Certainly the Belgians participated in the early settlement (seventeenth century) of what is now Manhattan.
Many historians believe that Peter Minuit, who acted as purchasing agent for the West Indian Company when Manhattan Island was bought from the resident Native Americans, was a Walloon, or at least of Belgian heritage.
Belgium, whose official name is the Kingdom of Belgium, is a densely populated country not much larger than the state of Maryland.
It covers an area of 11,781 square miles (30,519 square kilometers), bounded on the north by The Netherlands, on the west by France, and on the east by Germany. This strategic location has earned Belgium the sobriquet, "crossroads of Europe." Brussels, its capital city, is just a three-hour drive to The Hague, the capital of The Netherlands, and Paris, and the capital of France.
With the death of Charlemagne in 814, the country was divided into France, the Holy Roman Empire (Germany), and the "Middle Kingdom," a buffer state comprised of the Lowlands and Belgium.
Feudal states developed, and in the later Middle Ages the dukes of Burgundy ruled the Low Countries.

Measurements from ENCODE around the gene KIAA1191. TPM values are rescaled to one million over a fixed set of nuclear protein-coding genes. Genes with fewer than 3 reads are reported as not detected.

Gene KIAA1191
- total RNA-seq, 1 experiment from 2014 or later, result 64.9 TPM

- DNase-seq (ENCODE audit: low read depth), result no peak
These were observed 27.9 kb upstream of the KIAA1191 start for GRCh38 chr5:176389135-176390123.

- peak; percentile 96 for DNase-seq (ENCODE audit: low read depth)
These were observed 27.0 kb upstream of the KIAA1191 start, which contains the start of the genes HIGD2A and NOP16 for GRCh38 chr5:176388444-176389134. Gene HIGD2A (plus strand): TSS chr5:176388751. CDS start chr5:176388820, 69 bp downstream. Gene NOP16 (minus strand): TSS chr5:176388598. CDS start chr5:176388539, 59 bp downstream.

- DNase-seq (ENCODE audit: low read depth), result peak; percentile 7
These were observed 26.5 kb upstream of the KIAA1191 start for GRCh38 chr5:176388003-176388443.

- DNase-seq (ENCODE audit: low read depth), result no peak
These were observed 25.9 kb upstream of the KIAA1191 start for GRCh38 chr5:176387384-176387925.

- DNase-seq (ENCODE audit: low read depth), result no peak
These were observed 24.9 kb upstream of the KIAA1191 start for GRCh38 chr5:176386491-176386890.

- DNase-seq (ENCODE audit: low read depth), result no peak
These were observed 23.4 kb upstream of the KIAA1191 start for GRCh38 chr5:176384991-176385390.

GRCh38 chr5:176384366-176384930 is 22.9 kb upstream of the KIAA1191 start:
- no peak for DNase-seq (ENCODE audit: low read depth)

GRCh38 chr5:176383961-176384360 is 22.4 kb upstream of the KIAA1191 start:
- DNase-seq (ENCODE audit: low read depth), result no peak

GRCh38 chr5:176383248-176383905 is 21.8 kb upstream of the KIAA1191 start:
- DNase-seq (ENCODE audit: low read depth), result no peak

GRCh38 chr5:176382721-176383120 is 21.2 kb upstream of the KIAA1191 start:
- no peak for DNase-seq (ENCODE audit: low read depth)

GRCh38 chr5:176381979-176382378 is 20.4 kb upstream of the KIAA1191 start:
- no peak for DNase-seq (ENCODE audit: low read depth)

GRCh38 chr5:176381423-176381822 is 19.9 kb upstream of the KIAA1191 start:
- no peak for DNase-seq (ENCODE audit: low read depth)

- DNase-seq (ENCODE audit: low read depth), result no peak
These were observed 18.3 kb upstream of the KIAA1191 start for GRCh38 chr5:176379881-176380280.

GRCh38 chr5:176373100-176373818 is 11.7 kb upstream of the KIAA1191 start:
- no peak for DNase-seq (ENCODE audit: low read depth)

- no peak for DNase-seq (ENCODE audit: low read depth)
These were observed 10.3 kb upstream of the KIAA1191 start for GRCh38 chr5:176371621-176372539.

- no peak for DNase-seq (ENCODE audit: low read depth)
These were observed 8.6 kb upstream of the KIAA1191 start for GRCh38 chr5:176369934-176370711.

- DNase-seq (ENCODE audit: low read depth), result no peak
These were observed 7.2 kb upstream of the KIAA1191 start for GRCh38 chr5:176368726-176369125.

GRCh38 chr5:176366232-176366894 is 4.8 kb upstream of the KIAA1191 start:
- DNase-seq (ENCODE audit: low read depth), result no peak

These place names are derived from both the Walloons who settled there, as well as from the Dutch version of Walloon words used to describe a locale.These were settled primarily by Walloons, many of whom came to America on ships owned by the West India Company, whose founder, William Usselinx, was Flemish.A notable name connected with America's early history is Lord Baltimore, whose family were prominent aristocrats in Flemish Belgium.About one percent of the population speaks German, principally those who reside near the former West German border. Protestants and those of the Jewish and Muslim faiths make up the remainder.Belgium's political system is that of a constitutional monarchy, with the monarch having limited powers.Belgian officers also fought during the Revolutionary War.To note a few: Charles De Pauw, a Fleming who accompanied Lafayette to America; Ensign Thomas Van Gaasbeck, Captain Jacques Rapalje, and Captain Anthony Van Etten, all of New York; and Captain Johannes Van Etten of Pennsylvania.Belgians came to America in greatest numbers during the nineteenth century.They came for reasons no different than many other Western Europeans—financial opportunity and a better life for their families.The arrival of Allied forces in 1944 was followed by the Battle of the Bulge, which would decide the war's outcome.Belgium rebuilt its war-torn country, became a founding member of the United Nations and the North Atlantic Treaty Organization, and by the 1960s was enjoying a prosperous economy.